Partnering in leadership and learning

August 15, 2018 Staff Writer

Co-administrators are, by the very nature of the title, partners in leadership and learning. Assistant and vice principals provide support to the principal, staff, teachers and students, taking on critical projects and policies, managing sites, following trends and ensuring safe, equitable learning environments.

ACSA’s 2018 Elementary Co-Administrator of the Year, Shane Hulin, has proved himself to be well able to take on all that the role requires, and then some. After working for 15 years as an elementary school teacher and three as an instructional coach, Hulin has spent the last two years as assistant principal of Sinclear Elementary School in Ceres Unified School District. In 2018-19, he will be taking over as principal, replacing retiring principal Connie Stark.

For Hulin, the switch from teaching to administration was a deliberate one.

“I wanted to become a school administrator for multiple reasons,” he said. “I believe that teaching children is one of the most important jobs on the planet and we have an obligation to provide the best opportunities to our students. We need to equip our classrooms with the very best teachers, promote their practice, and protect their efforts to ensure high levels of academic and personal success for our students.

“Teaching is a difficult profession and I wanted to be a part of the force moving public education in a positive direction,” he continued. “I listened to the late Rick DuFour as he shared that what we do in education is a matter of life and death. I knew what we do is important, but it wasn’t until I heard the facts related to the differences between life as a high school dropout versus life as high school graduate prepared for college or career, how important our work really is.

“As an administrator, I have the privilege to share in the leadership of educators to have a profound impact on children.”

His commitment to supporting teachers in their work lies at the core of his approach to leadership. This has translated into effective achievements. He began working to implement the Professional Learning Communities model, with a focus on student data to drive instruction. At the core of this culture is student achievement supported by positive relationships, with effective high-quality collaborative instruction.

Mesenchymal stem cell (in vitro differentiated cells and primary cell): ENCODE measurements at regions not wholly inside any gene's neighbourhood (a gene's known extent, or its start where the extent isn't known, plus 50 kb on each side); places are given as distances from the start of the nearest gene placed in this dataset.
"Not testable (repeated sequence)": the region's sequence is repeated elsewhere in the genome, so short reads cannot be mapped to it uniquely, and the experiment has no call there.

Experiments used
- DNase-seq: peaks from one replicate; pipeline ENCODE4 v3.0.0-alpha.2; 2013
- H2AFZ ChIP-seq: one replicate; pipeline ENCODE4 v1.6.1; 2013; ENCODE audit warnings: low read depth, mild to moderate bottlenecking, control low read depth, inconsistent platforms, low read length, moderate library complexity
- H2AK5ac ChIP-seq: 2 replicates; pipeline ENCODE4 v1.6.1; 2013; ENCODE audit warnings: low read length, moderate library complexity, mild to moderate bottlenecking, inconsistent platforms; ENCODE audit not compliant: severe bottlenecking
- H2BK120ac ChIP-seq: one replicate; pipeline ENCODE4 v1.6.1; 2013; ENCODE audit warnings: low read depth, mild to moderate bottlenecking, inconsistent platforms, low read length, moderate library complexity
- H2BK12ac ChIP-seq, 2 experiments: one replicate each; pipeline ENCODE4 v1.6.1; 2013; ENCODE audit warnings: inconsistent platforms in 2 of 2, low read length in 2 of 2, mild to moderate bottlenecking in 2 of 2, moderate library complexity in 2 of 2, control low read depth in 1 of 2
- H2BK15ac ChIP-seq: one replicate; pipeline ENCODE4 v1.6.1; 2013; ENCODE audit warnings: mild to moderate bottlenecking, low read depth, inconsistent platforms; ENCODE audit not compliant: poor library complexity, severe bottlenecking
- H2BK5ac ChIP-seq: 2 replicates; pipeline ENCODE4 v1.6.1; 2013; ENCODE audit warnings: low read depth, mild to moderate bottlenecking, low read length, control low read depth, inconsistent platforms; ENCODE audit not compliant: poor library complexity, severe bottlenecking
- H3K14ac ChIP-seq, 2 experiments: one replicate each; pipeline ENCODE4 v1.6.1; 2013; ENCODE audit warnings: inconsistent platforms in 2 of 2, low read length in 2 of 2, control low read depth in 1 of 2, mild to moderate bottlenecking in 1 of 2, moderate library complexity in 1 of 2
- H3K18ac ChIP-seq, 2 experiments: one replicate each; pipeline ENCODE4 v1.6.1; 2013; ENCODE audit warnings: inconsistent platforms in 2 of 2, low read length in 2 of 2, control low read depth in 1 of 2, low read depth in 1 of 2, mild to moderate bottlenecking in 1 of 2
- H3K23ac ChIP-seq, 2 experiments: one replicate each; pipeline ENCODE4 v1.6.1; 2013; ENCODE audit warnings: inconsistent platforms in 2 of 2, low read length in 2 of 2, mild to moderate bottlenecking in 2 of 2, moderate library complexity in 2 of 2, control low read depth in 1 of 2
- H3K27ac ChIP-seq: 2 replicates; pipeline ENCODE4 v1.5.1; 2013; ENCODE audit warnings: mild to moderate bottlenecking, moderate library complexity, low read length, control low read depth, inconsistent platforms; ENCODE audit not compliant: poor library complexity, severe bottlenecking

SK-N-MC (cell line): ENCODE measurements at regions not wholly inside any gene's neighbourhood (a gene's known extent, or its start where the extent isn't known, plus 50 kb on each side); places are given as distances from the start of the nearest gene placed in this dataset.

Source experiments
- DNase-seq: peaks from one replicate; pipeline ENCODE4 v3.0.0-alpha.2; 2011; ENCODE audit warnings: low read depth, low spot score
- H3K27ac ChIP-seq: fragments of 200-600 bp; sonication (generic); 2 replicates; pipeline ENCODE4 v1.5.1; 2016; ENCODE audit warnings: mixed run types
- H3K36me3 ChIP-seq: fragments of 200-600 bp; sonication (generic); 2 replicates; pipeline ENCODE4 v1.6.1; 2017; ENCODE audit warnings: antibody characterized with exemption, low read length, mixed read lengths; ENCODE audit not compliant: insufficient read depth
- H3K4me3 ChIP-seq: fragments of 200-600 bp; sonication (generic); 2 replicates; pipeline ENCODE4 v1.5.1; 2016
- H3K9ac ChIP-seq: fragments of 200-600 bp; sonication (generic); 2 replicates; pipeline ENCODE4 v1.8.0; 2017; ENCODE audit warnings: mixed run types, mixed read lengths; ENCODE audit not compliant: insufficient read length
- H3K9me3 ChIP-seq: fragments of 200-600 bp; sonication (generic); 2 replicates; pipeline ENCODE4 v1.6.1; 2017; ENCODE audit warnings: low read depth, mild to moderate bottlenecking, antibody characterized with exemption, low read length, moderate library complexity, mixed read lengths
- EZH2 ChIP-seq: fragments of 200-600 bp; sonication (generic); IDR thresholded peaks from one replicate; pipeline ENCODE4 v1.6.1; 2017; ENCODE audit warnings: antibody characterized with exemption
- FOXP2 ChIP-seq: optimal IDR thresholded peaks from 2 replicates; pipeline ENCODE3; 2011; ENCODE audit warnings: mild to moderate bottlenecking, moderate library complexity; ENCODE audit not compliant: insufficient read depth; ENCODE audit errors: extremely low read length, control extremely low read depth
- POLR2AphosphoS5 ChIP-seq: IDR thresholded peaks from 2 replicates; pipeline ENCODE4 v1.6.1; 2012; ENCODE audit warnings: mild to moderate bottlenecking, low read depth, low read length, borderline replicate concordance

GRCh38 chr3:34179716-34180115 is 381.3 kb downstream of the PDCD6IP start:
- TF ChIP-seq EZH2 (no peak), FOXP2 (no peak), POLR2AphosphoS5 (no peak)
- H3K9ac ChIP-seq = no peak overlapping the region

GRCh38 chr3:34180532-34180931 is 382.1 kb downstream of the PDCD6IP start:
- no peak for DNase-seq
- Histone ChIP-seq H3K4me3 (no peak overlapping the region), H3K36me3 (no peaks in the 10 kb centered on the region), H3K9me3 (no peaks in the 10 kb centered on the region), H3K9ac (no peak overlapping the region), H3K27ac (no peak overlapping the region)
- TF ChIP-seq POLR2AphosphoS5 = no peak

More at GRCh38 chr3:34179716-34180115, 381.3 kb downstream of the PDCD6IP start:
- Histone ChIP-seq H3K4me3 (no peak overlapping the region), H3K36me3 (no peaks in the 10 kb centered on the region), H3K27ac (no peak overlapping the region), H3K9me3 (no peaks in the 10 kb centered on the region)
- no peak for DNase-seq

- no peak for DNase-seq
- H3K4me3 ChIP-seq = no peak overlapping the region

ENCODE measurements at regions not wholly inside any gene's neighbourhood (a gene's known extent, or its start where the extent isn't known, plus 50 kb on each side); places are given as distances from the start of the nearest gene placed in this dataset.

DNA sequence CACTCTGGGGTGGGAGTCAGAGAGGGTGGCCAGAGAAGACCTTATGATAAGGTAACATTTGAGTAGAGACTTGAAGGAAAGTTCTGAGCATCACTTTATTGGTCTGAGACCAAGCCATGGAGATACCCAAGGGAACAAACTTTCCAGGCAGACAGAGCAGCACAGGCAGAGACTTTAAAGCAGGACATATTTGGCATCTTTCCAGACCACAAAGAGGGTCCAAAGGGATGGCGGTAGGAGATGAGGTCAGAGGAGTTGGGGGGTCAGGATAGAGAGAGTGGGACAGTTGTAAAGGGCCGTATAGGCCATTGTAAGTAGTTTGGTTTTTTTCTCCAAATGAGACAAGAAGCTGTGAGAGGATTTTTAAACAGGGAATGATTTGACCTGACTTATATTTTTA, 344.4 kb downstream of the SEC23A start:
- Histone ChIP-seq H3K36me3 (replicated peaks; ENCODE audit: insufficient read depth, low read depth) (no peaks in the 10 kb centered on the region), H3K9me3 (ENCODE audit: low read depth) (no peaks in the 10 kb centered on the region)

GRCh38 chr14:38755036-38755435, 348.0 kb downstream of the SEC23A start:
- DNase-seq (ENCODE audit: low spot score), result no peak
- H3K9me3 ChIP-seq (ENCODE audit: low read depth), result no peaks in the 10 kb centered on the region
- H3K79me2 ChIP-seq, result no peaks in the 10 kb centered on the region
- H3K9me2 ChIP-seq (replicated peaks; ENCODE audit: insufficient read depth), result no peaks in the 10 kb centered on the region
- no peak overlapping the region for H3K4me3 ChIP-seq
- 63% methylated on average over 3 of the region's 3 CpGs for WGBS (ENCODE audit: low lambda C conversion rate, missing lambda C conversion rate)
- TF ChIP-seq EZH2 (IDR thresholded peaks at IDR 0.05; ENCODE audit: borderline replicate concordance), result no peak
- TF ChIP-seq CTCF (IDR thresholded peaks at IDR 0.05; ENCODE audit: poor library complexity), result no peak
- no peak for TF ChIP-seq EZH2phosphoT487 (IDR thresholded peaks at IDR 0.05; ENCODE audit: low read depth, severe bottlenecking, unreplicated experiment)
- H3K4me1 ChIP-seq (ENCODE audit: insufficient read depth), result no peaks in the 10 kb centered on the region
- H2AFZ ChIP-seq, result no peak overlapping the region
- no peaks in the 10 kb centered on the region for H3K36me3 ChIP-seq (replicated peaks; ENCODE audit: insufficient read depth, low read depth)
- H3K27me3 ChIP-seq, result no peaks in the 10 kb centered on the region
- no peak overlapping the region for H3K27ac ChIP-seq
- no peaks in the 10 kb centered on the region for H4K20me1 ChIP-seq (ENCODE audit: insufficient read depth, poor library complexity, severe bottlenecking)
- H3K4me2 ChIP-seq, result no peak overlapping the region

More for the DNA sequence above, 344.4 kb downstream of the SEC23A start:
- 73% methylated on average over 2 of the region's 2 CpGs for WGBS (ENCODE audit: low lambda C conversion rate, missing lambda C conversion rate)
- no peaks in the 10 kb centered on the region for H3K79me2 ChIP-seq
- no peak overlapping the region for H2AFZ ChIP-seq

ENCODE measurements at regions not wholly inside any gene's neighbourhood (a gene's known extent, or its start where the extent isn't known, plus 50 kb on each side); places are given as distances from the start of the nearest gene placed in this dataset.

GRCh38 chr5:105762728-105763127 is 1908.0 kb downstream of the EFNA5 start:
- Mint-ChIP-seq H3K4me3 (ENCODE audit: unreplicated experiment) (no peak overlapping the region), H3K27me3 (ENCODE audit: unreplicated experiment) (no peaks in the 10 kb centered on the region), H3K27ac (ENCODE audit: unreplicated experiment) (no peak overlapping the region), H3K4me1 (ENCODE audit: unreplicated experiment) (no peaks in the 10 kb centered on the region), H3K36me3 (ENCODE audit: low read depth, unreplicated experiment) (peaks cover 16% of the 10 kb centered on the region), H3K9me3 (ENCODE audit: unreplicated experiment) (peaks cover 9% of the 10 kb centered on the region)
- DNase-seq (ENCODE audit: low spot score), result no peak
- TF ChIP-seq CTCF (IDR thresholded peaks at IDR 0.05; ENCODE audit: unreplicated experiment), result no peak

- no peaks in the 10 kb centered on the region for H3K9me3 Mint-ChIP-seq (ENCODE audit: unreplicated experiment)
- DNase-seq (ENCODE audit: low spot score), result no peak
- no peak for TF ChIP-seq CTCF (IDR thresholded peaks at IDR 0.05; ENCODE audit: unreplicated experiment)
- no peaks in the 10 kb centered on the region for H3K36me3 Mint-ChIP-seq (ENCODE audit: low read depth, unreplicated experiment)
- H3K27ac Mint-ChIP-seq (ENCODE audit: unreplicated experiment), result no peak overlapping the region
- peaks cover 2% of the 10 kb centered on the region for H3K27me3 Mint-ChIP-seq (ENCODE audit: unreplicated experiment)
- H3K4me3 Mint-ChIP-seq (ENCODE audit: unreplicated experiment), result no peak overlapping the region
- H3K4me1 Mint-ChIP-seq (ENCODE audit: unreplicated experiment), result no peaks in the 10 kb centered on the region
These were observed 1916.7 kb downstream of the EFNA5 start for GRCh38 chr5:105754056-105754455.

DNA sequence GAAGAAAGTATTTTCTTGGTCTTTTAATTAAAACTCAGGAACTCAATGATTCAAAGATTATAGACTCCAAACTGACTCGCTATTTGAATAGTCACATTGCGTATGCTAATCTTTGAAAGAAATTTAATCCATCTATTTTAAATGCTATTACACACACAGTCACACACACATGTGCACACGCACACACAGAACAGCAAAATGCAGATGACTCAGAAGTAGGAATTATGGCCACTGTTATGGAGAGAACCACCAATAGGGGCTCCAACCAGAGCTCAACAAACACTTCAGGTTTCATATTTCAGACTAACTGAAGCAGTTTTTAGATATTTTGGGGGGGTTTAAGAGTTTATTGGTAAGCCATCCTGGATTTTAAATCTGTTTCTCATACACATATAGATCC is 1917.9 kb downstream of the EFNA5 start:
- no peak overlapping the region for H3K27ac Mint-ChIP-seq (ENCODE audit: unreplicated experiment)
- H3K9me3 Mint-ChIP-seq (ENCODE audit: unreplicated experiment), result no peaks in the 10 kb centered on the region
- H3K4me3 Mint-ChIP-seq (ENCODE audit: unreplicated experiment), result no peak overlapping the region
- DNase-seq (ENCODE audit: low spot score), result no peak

“The thing that I am most proud of accomplishing so far is bringing the process of Professional Learning Communities to Sinclear,” he said. “Last school year was spent building shared knowledge and a shared vocabulary about PLC. Our staff has embraced the three big ideas that drive the work of a PLC: A focus on Learning, A Collaborative Culture and Collective Responsibility, and A Results Orientation.”

“[Hulin] continually develops in-depth presentations and trainings, gathers professional materials for staff to use as resources, and he is passionate in his vision that high-quality instructional practices are the foundation for student achievement,” Ceres USD Superintendent Scott Siegel said.

Hulin isn’t one to rest on work accomplished, looking to continue the work on PLC as well as “building a strong Response to Intervention program in the coming few years. The 2018-19 school year will be our first step on the path to building an effective multi-tiered intervention system,” he said.

His day-to-day work ranges in scope from implementing transformational changes in school culture to working closely with custodians, groundskeepers and maintenance staff to providing a safe and efficient learning environment. He regularly visits classrooms, as well as spending time in the cafeteria at breakfast and lunch and being present at the end of the day to engage with students and parents.

Though a relative newcomer to ACSA, Hulin has already found value in his membership.

“This is my second year as an administrator and ACSA member. I have appreciated the support that is provided by ACSA through attending the ACSA Region 7 conference last year. There were presenters that were engaging and provided relevant and current information and strategies to assist other administrators.”

“I appreciate the relationships and connections I make from attending these events,” he added.

 The theme of the 2018 Leadership Summit is “Empowering Innovative Leadership.” For Hulin, this requires both clear communication of expectations, and the freedom to be creative and collaborative.

“Before I became the assistant principal at Sinclear Elementary, I was an instructional coach in the Sylvan Union School District. I was part of a group of eight newly hired instructional coaches charged with building a solid coaching program. Both Superintendent Debra Hendricks and Assistant Superintendent Laura Wharff embodied the idea of empowering innovative leadership. They had given our group of coaches certain expectations and then gave us the freedom to collaborate together and work toward creating a program that would positively impact student learning.

“Allowing our group to be creative and introduce new ideas to staff created an energy for work that was second to none.”

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